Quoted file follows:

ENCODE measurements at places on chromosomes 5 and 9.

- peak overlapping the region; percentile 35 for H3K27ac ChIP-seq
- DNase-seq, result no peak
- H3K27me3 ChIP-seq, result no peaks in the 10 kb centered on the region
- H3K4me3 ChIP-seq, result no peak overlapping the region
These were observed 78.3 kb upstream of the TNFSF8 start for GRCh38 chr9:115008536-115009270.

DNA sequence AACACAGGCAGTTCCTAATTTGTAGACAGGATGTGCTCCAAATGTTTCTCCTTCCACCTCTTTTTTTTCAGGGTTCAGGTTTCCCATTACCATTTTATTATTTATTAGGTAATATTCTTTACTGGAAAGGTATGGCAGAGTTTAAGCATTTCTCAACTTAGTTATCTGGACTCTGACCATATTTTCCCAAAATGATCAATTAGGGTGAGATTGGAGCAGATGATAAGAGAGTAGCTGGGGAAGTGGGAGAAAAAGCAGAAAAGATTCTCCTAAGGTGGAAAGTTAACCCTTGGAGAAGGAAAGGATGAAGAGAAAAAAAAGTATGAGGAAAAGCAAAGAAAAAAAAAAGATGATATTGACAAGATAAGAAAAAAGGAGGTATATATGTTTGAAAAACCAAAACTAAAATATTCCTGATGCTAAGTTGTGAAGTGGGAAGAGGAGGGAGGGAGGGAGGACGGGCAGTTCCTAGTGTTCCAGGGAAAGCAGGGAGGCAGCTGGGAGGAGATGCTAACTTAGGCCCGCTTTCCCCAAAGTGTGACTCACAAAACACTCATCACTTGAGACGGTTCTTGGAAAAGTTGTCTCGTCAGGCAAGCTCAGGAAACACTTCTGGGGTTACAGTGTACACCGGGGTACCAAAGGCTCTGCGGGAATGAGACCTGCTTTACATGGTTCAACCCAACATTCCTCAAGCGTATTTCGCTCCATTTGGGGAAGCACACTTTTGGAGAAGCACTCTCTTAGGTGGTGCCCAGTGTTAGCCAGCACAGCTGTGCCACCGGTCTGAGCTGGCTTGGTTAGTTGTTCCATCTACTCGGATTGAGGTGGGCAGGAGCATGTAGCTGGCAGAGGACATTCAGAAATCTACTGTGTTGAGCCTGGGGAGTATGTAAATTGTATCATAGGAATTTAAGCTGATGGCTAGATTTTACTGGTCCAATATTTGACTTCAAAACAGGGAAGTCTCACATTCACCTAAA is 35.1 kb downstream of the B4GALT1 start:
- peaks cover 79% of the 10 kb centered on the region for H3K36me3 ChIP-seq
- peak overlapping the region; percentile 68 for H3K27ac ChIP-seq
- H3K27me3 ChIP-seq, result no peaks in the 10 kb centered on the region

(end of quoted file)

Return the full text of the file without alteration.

ENCODE measurements at places on chromosomes 5 and 9.

- peak overlapping the region; percentile 35 for H3K27ac ChIP-seq
- DNase-seq, result no peak
- H3K27me3 ChIP-seq, result no peaks in the 10 kb centered on the region
- H3K4me3 ChIP-seq, result no peak overlapping the region
These were observed 78.3 kb upstream of the TNFSF8 start for GRCh38 chr9:115008536-115009270.

DNA sequence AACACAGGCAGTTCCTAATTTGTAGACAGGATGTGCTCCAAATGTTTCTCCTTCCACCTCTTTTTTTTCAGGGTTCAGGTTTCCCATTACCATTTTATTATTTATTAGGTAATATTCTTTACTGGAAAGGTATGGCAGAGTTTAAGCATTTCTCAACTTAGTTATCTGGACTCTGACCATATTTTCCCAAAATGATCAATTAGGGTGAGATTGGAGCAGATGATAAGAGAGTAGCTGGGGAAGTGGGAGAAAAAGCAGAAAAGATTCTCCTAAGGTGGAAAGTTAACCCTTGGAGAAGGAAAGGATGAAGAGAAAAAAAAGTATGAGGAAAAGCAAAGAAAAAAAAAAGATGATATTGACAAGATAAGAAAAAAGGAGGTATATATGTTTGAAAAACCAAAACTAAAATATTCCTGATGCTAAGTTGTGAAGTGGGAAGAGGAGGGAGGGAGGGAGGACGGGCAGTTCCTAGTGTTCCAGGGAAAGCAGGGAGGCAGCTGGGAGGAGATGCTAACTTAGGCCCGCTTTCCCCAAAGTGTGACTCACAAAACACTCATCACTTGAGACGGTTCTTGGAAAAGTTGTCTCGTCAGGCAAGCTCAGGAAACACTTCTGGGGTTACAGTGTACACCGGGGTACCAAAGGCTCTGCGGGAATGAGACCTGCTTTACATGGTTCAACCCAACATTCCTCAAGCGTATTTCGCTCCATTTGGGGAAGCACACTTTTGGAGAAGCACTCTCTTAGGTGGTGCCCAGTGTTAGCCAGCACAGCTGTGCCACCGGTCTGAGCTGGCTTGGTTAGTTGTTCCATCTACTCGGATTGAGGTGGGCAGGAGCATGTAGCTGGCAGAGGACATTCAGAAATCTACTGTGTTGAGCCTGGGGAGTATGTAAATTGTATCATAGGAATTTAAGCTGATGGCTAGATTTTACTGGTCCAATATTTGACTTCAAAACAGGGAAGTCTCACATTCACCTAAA is 35.1 kb downstream of the B4GALT1 start:
- peaks cover 79% of the 10 kb centered on the region for H3K36me3 ChIP-seq
- peak overlapping the region; percentile 68 for H3K27ac ChIP-seq
- H3K27me3 ChIP-seq, result no peaks in the 10 kb centered on the region